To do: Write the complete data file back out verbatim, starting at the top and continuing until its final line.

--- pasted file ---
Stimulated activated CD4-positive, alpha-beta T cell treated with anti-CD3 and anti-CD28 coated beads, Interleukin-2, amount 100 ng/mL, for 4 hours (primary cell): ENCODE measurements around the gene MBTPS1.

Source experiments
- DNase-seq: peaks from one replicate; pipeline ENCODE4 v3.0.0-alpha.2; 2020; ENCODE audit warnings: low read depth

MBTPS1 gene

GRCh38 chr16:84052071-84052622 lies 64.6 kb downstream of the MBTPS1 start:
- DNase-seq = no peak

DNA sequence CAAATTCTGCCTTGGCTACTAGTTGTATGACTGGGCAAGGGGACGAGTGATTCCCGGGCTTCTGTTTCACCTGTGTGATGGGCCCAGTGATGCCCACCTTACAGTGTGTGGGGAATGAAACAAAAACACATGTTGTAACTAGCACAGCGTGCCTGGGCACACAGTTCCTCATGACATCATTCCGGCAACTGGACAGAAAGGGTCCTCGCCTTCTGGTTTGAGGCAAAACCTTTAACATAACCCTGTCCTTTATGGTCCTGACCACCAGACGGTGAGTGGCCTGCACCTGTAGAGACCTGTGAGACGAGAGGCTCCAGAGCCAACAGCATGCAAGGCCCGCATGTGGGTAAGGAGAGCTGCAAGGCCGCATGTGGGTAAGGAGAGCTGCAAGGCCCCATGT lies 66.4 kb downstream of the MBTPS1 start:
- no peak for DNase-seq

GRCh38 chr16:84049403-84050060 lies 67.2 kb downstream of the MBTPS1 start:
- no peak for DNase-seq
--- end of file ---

Stimulated activated CD4-positive, alpha-beta T cell treated with anti-CD3 and anti-CD28 coated beads, Interleukin-2, amount 100 ng/mL, for 4 hours (primary cell): ENCODE measurements around the gene MBTPS1.

Source experiments
- DNase-seq: peaks from one replicate; pipeline ENCODE4 v3.0.0-alpha.2; 2020; ENCODE audit warnings: low read depth

MBTPS1 gene

GRCh38 chr16:84052071-84052622 lies 64.6 kb downstream of the MBTPS1 start:
- DNase-seq = no peak

DNA sequence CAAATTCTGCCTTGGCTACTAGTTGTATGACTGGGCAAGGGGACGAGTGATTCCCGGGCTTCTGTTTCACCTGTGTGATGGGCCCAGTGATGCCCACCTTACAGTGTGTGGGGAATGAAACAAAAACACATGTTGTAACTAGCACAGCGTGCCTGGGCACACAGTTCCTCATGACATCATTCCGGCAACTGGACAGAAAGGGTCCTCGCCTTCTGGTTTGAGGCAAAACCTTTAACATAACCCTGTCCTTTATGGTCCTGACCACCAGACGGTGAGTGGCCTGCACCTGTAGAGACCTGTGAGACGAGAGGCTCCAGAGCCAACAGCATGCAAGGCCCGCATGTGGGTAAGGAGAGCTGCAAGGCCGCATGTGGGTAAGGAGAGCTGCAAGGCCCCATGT lies 66.4 kb downstream of the MBTPS1 start:
- no peak for DNase-seq

GRCh38 chr16:84049403-84050060 lies 67.2 kb downstream of the MBTPS1 start:
- no peak for DNase-seq